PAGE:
The long consonants and clusters have certain common features is their graphic representations. The basic patterns followed are the same. In both the cases the graphemes may be written fully or partially. In long consonants the length and in clusters one or more of the constituent consonants (one, if the cluster is of two consonants; more than one if the cluster is composed of three or four consonants) may be represented by allographs. The length as well as clusters normally contrast with their short |single counter parts. There are however, a few cases in which such contrasts are not available.

Long consonants occur medially only. Clusters may occur initially and medially. The frequency of occurrence is more in the medial position.

The major types of clustering on the basic of the quality of the constituent consonants and their patterns of distribution are indicated below.

1. Clusters of Two Consonants:

First Member Second Member Distribution

a. Stop Stop Initial Medial

Nasal -do- -do-

Trill -do- -do-

Flap -do- -do-

Lateral -do- -do-

Fricative -do- -do-

Continuant -do- -do-

b. Nasal Stop -do- -do-

Nasal -do- -do-

Trill -do- -do-

Flap -do- -do-

Lateral -do- -do-

Fricative -do- -do-

Continuant -do- -do-

c. Trill Stop -do- -do-

Nasal -do- -do-

Fricative -do- -do-

Continuant -do- -do-

d. Lateral Stop -do- -do-

Fricative -do- -do-

Continuant -do- -do-

e. Fricative Stop -do- -do-

Nasal -do- -do-

Trill -do- -do-

Lateral -do- -do-

Consonant -do- -do-

f. Continuant Stop -do- -do-

Nasal -do- -do-

Trill -do- -do-

Continuant -do- -do-

2. Clusters of Three Consonants:

First Member Second Member Third Member Distribution

a. Stop Stop Stop Medial

Trill -do-

Continuant -do-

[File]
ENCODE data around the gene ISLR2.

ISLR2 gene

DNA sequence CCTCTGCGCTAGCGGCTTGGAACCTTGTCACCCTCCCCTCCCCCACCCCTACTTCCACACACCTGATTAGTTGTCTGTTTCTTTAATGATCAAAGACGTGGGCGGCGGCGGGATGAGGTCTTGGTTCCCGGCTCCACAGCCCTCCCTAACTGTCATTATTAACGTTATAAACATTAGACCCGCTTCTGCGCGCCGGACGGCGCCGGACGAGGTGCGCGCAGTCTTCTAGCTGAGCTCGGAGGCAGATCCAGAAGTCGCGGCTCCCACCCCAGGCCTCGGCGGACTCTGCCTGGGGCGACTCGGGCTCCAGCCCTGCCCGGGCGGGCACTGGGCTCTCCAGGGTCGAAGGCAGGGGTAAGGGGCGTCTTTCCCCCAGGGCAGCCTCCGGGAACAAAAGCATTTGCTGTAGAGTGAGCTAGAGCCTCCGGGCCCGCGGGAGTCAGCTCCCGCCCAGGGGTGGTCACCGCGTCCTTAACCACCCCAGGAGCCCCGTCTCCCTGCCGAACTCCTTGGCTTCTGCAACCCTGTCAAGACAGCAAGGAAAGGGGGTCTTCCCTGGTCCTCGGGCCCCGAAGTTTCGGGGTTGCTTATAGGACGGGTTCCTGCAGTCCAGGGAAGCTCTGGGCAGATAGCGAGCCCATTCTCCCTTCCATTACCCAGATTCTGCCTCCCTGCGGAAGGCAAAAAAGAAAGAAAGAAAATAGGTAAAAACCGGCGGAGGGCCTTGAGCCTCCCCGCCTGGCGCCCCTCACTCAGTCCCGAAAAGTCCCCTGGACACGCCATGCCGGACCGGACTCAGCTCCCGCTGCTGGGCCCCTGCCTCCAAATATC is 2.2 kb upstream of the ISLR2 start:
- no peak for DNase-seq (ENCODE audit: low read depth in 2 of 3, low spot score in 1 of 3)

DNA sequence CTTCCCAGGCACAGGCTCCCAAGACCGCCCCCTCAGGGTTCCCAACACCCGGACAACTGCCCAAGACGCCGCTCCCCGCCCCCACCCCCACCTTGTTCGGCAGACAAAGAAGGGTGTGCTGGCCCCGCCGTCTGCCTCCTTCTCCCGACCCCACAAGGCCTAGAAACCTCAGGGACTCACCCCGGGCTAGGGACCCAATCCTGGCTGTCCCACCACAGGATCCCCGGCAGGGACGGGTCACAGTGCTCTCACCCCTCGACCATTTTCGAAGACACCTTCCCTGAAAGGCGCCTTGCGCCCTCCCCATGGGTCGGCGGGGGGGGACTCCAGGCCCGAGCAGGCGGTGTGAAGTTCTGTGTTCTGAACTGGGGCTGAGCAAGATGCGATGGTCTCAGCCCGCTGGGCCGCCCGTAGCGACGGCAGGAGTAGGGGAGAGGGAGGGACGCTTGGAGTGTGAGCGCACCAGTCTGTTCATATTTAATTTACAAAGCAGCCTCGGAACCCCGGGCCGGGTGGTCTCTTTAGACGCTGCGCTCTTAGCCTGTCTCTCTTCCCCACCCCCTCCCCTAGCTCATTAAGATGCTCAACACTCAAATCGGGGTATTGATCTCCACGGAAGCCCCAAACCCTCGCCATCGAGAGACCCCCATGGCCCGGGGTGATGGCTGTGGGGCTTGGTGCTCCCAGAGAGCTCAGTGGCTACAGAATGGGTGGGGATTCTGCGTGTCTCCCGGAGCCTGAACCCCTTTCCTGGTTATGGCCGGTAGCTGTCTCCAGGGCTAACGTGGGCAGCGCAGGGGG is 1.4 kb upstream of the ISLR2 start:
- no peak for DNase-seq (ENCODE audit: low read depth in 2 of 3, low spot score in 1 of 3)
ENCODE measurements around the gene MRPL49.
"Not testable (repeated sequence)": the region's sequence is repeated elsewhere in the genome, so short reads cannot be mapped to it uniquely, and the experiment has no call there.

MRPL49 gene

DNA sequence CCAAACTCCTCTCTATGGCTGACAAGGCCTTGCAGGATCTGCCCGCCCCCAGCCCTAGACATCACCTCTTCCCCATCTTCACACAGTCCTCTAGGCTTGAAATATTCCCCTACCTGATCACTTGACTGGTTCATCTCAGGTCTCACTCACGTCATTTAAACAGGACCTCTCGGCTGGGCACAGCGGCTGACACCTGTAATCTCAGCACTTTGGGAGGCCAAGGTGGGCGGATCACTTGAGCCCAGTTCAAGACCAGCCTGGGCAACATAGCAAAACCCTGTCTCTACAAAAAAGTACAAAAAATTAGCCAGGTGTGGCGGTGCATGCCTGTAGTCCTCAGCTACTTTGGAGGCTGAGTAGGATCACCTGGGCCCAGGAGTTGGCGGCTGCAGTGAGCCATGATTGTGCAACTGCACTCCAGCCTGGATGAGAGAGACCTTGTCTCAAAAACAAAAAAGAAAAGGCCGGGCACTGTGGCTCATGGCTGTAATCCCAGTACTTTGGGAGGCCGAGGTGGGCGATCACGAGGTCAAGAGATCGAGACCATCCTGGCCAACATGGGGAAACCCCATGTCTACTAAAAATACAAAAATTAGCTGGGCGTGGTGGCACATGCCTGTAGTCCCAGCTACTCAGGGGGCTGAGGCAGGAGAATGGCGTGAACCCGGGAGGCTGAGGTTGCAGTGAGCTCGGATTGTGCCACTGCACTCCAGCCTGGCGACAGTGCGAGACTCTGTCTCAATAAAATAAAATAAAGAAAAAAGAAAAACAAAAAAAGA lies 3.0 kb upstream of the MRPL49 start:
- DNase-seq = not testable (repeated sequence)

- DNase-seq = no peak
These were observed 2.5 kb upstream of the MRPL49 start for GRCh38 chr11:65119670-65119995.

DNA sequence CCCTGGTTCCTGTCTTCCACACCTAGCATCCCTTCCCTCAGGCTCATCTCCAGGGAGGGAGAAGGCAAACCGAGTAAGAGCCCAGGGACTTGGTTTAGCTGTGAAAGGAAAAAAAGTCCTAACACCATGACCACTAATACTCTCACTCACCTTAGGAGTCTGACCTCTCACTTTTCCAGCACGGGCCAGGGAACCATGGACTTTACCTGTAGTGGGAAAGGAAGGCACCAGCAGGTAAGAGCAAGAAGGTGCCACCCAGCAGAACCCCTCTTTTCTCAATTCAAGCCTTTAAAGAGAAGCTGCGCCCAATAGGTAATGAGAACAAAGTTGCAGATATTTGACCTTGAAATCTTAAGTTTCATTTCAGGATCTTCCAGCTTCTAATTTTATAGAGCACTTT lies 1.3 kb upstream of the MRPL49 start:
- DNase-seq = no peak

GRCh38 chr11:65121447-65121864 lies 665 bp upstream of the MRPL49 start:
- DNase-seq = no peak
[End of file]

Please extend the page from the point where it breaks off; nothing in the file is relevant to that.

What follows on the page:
b. Nasal Stop Trill -do-

Flap -do-

Continuant -do-

c. Trill Stop Stop -do-

Nasal Continuant -do-

d. Lateral Fricative Continuant -do-

e. Fricative Stop Trill Initial, Medial

Continuant -do- -do-

3. Clusters of Four Consonants:

First Member Second Member Third Member Fourth Member Distribution

a. Stop Stop Stop Continuant Medial

b. Nasal Stop Trill Continuant Medial

Roy. C. J 1976 Introductory Malayalam

Department of Malayalam

Madurai University Old Buildings

Madurai. Pp:57-59.

Phonemie – graphenie Fd (Sound should be provided) /p>

/ka/ - is a voiceless velar stop occurs initially and medially.

/kha/ - is an aspirated voiceless velar stop. It occurs initially and medially.

/ga/ - is a voiced velar stop. It occurs initially and medially.

/gha/ - is an aspirated voiced velar stop occurs initially and medially.

/ṅa/ - is a velar nasal. Its distribution is restricted to the middle position where it occurs in gemination or in combination with the homorganic stop with gemination if is written as < >.

/ca/ - is a voiceless palatal stop occurs initially and medially.

/cha/ - is an aspirated voiceless palatal stop occurs initially and medially.